Humans evolved to make vitamin D (also known as the “sunshine vitamin”) provided that there is an adequate amount of UV light from sun exposure. But I don’t believe many of us are running around naked in equatorial Africa. So, it may not surprise you that many of us may be deficient, if we live, for example, in Northern climates like Canada where we are covered up over the winter months.
But does this one vitamin really matter that much? Yes, if you want to live longer.
Vitamin D is a fat-soluble nutrient, which means your body can store extra amounts of the vitamin. It is one of the micronutrients that is important for human survival. It comes in two major forms: vitamin D2 (ergocalciferol) and vitamin D3 (cholecalciferol). The two forms have identical metabolism and function, so the term “vitamin D” is used to represent both vitamins D2 and D3 unless specified.
Vitamin D is associated with a wide range of benefits and is best known for its role in bone health by helping our body absorb and use calcium and phosphorous. If that isn’t enough for you, recent research suggests vitamin D may also have benefits in immunity, assisting muscular function, reducing heart disease risk factors, and preventing diabetes, multiple sclerosis, and some types of cancers (particularly colorectal cancer). However, more research is still needed to fully understand the role of vitamin D in these conditions (Dietitians of Canada, 2013; Today’s Dietitian, 2014).
How do we get vitamin D?
Sunlight (UVB) is the most efficient source of vitamin D for people. If you (an adult) wear a bathing suit and get enough sun exposure to cause a slight pinkness to your skin, you would get the same amount of vitamin D as someone who ingests 20,000 IU of vitamin D (Today’s Dietitian, 2014). The angle of the sun, however, influences how much vitamin D can be produced from sun exposure. This is why vitamin D production is difficult for those living in Northern climates. Regardless of duration of exposure, the angle of the sun is too low during the winter months to produce any vitamin D in the skin.
Also, many health organizations warn against excess sun exposure because of the risk of skin cancer. As a result, many people are covering up and using high SPF sunscreen while outside, which reduces the amount of vitamin D produced by the skin. For example, an SPF 30 sunscreen reduces the body’s ability to synthesize vitamin D by at least 95% (Today’s Dietitian, 2014).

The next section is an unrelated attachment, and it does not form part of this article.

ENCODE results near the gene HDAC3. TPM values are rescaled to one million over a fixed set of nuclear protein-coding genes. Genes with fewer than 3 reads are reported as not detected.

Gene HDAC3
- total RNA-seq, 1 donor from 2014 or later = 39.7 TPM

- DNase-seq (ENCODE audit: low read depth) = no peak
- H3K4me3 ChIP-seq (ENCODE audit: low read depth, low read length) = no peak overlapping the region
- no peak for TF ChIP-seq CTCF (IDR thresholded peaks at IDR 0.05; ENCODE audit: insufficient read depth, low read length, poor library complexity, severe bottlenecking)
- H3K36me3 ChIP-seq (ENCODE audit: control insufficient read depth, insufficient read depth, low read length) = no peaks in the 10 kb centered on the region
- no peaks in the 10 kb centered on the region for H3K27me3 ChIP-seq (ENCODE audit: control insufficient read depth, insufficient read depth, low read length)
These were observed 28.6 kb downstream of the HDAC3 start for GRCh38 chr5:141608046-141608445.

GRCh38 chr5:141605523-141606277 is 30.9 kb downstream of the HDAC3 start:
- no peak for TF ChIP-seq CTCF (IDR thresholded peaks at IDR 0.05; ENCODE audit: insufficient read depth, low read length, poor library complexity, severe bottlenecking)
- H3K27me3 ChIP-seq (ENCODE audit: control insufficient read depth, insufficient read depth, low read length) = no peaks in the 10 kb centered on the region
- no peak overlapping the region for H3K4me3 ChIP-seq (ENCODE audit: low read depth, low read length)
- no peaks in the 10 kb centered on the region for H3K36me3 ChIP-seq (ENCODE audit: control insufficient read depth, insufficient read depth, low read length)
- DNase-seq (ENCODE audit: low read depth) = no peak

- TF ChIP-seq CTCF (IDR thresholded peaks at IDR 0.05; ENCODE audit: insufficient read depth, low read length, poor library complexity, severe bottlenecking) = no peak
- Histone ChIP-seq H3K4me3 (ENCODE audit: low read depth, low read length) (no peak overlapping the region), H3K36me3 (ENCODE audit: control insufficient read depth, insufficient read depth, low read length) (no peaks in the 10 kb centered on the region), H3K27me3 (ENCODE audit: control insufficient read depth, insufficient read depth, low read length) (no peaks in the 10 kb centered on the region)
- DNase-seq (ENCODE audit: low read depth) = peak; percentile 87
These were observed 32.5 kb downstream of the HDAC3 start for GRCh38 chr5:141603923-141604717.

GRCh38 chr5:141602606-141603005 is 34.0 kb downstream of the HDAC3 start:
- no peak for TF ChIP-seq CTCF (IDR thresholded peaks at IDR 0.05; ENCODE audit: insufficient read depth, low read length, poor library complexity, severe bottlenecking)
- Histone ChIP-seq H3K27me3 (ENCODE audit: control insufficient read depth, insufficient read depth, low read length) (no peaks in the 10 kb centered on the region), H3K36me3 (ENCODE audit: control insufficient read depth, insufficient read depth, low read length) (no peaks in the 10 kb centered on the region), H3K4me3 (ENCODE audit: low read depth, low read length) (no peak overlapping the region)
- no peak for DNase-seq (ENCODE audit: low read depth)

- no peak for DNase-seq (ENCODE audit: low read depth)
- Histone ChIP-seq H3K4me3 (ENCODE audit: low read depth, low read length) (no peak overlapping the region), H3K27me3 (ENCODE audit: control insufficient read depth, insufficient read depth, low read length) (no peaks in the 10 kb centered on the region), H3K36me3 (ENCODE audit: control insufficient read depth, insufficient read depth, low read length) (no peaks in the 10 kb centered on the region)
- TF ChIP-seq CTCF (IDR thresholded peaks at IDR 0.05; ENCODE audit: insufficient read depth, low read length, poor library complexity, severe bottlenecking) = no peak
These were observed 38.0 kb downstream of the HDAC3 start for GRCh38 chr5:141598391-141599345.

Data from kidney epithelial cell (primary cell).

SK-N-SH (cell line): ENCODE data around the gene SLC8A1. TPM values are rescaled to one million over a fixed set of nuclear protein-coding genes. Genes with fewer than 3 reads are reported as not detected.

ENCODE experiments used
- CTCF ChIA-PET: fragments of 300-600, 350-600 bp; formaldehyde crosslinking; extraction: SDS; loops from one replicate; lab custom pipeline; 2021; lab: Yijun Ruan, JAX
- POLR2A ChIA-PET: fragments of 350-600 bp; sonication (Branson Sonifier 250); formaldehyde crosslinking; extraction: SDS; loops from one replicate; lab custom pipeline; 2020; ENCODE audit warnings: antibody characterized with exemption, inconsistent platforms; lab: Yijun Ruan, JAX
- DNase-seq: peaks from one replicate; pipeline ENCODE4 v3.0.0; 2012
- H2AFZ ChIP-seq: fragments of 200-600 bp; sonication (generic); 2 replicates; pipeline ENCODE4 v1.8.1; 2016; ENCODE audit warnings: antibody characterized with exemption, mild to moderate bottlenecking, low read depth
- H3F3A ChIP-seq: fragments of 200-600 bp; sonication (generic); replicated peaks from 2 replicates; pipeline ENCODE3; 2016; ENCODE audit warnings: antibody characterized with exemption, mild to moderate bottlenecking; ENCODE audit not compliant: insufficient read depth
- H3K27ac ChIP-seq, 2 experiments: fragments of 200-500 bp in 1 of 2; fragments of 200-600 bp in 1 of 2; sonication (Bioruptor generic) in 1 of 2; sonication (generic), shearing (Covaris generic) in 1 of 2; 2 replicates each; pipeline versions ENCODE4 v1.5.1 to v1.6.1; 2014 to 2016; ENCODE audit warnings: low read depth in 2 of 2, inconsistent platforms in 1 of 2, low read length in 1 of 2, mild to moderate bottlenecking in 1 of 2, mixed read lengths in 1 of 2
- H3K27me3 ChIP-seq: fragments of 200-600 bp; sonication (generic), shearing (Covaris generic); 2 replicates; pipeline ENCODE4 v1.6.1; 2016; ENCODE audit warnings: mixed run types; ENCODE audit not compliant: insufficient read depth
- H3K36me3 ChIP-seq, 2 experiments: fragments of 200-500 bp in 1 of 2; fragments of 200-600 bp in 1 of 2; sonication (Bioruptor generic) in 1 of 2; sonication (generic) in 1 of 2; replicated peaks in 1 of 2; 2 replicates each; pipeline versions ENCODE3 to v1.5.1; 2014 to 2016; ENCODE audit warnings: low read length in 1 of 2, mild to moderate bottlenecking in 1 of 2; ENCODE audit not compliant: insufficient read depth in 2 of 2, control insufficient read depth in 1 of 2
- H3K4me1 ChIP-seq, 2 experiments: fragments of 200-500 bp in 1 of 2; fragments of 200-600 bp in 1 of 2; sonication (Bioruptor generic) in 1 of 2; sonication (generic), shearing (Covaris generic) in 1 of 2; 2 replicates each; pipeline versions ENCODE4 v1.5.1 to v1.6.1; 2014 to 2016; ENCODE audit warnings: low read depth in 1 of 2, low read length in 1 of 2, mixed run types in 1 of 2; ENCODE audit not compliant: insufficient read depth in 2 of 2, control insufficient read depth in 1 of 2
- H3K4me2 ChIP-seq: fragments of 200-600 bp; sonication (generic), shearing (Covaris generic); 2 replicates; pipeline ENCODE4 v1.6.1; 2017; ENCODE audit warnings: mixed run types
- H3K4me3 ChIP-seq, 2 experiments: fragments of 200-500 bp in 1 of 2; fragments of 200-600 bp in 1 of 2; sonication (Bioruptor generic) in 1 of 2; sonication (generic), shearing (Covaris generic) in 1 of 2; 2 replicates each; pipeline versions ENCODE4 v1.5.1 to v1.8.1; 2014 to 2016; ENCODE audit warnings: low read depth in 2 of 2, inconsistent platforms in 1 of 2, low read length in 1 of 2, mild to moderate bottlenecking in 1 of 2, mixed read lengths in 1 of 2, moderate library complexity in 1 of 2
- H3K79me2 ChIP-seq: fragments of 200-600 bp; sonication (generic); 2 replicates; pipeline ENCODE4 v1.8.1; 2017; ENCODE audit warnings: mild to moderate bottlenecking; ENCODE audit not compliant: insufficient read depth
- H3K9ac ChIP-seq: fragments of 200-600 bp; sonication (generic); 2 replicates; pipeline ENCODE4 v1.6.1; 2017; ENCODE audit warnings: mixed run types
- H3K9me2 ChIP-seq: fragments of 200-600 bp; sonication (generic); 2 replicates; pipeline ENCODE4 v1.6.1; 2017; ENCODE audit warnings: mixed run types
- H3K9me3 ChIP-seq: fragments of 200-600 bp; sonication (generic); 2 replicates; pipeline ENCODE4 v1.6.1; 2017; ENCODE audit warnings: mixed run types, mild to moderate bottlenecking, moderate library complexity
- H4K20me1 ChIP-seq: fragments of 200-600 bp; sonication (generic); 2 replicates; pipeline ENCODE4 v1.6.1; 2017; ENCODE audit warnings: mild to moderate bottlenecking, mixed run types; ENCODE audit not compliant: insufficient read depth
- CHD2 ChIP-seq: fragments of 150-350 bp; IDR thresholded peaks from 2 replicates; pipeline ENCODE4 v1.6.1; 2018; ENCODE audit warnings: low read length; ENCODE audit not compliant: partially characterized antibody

Given that many people can’t generate enough vitamin D from sun exposure, dietary sources should be considered. Dietary sources include both vitamin D3 from animal sources and vitamin D2 from plant sources. Interestingly, you may have heard that mushrooms make vitamin D when exposed to sunlight radiation; however, most mushrooms found in our grocery stores don’t have any because they’re grown in the dark.
How much vitamin D should I take?
Health Canada advises that adults over the age of 50 should take a vitamin D supplement of 400 IU each day. Supplements should, ideally, be taken with the largest meal of the day as this may enhance absorption.
While we wait for future research to clarify vitamin D’s role in the human body and the necessary intake to achieve optimal levels, we should aim for the recommended daily amount as the minimum intake that ensures maintenance of bone health and to stay below the upper limit. If you are looking for personalized recommendations, seek out a health professional or Registered Dietitian so they can consider lifestyle, environmental factors, malabsorption issues, medication use, genes, and other health conditions that can increase or decrease skin synthesis, metabolism, and usability.
Above all, enjoy the sunshine vitamin, my friends!
Article written by Courtney Chisholm, Registered Dietitian at World Health Calgary Place.